There are other young Quaker leaders like Magaly and Rubén in Bolivia and Peru, but no space to sketch their accomplishments. They are bound to shape how Quakerism flourishes in the Andes, for they have a force that that will push up through the underbrush.
All this is in the present, that present in which the future is perhaps contained. I have no doubt that Nadine Hoover can tell analogous stories about Indonesia, Dave Zarembka about Burundi and Rwanda, Val Liveoak about Central America, Eden Grace and Getry Agizah about Kenya, and so forth. Seeds of the future are sprouting right now in healthy soil. Let us rejoice and nurture them.
Therefore Choose Life
John Edminster, Fifteenth Street Meeting
What is the future of Quakerism?
One answer to the question might be, “I love you now.”
This answer comes from a voice awake in eternity, where we know all things fully, including one another, and rest together in bliss in the bosom of God, before time was and after time shall be no more. We come awake to this awareness, some in little piecemeal jogs and nudges that gradually transform our worldview and our heart, some of us through one great unveiling of Light, often at death but sometimes before. But these transformative moments come in the present Now, as gifts of grace, not the fruit of works that we might claim as our own. (As little can we wake ourselves up from a dream by anything we do in the dream.) And they change the meaning of the past and future for us utterly.
My time-bound workaday self knows nothing of this stuff. His past haunts him, and so he looks to the future to heal him: a fantasy-future in which, avoiding the foolish errors of yesterday, he triumphs, experiences fulfillment, and is never again ashamed. And yet this future is also charged with dread, for one day he must die. Worse, one day all his descendants must die on an uninhabitable earth. And before death, how many more defeats must he suffer, how much more pain? It’s unforeseeable! Daily the newspapers parade all the horrible possibilities of what might happen before our eyes.
Being thus emotionally invested in the future as regards himself, he can likewise think of his loved ones, his community, and his cherished ideals—his extended self—only through the same colored screens of hope and fear. Imagining the Quakers of the next century as godly, tender, and incorruptible, bringing help to many, he swells with pride; fancying them few, lukewarm, and without vision, he grows angry or depressed. Poor self, the product of a lifetime of bad habits of thought! He is one of those agitated ones to whom Jesus said, “Except ye repent, ye shall all likewise perish” (Luke 13:3).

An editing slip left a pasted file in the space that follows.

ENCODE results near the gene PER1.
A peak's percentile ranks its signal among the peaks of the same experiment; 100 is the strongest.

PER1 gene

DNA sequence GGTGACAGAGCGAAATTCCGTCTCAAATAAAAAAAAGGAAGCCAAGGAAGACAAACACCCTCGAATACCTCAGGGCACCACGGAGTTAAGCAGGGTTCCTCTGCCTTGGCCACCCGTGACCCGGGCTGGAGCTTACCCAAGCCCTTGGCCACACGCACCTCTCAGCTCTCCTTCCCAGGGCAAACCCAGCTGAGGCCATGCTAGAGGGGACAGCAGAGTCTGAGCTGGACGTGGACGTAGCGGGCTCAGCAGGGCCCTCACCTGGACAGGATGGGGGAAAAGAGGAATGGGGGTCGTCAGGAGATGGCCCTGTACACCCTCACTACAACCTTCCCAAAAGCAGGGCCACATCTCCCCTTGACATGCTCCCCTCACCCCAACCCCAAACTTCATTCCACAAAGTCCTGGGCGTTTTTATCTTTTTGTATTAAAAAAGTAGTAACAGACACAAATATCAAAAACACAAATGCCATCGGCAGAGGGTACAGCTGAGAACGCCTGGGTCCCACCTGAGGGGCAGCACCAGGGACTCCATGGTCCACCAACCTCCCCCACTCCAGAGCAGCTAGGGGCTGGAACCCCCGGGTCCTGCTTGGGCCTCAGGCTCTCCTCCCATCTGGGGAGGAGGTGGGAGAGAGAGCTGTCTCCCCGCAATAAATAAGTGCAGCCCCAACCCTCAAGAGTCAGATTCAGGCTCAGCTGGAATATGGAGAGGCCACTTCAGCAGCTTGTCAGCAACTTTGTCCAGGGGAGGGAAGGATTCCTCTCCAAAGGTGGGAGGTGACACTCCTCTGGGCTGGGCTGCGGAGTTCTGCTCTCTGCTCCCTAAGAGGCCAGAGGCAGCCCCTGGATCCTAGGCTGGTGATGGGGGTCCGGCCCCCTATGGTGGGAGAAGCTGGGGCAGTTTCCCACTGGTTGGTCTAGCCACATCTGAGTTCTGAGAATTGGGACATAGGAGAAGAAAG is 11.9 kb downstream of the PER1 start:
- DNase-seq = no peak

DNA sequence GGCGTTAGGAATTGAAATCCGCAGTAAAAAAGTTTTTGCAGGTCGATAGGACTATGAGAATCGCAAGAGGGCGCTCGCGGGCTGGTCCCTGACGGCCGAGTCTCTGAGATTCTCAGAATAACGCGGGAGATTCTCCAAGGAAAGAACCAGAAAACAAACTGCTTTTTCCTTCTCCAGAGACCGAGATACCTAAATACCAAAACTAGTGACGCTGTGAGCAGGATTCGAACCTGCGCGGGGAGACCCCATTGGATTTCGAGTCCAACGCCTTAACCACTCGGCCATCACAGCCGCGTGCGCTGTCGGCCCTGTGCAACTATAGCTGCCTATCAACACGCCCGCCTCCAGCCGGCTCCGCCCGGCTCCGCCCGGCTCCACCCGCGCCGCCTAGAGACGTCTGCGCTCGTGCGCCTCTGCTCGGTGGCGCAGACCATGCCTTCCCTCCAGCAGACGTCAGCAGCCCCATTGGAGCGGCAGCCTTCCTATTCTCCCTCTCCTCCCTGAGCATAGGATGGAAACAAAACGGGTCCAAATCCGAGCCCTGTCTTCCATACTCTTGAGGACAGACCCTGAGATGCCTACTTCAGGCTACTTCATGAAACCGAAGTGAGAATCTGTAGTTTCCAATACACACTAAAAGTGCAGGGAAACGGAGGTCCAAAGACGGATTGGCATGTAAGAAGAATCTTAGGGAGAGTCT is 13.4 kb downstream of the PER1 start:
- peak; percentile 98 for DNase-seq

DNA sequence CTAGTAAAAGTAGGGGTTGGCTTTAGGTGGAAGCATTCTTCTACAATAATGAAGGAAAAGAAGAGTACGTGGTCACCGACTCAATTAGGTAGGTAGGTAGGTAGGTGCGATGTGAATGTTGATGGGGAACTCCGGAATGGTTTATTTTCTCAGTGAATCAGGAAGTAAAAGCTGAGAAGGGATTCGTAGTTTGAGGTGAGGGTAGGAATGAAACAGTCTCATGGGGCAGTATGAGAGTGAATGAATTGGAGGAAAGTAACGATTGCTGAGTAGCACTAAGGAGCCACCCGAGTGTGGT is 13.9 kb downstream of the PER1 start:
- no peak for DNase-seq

For some of us, there is a faith that can persuade us that “all things work together for good to them that love God” (Romans 8:28), helping us stay focused on the task or experience of the moment, so that we take no unnecessary thought for the morrow (Matthew 6:34). I have spoken of awakenings being a gift of grace, and such is the dawning of this trusting faith. Even though we’re powerless to make ourselves have it if we lack it, there are fortunately things we can do to prepare the ground for it in our own hearts and those of others: chiefly, to do the works of love and forgiveness whenever we can, and refrain from the works of selfishness.
I pray that the future of Quakerism will be glorious, until such time as the earth shall be filled with the knowledge of the Lord (Isaiah 11:9) and the world’s various isms are swallowed up in Light. But for the coming of that metamorphosis I look not into the future, but in the direction of another dimension entirely, an inwardness that has the power to transform the very moment of time I occupy now. For the kingdom of God cometh not with observation; neither shall they say, lo here, or lo there (Luke 17:20-21); neither shall it be tomorrow, or next month, nor did it pass us by last summer. The change is as simple as looking on my enemy and seeing him transformed, in a timeless instant, into my beloved friend.
Envisioning a Vital Society of Friends
Christopher Sammond, Bulls Head-Oswego Meeting
Anyone involved with Friends for any length of time has heard about “early Friends.” References to “early Friends believed” and “early Friends did such and so” crop up with remarkable frequency. Unfortunately, I often hear in our reverence for our spiritual ancestors an implicit belief that they could do these things, and know the power of the Living God in their lives, but that doing so to the same degree is somehow beyond us.
We seek to live into that power by emulating its effects expressed in early Friends, by trying to live out the testimonies that were the fruits of their faith and practice. We need instead to go to the same root, to drink from the same well that they did, which gave rise to the testimonies we value so much.
In putting early Friends on a pedestal, we forgo the obligation to seek out the same power and grace which they sought, and often found. Envisioning vital Quakerism involves stepping into that same power, which is, of course, still available to us today.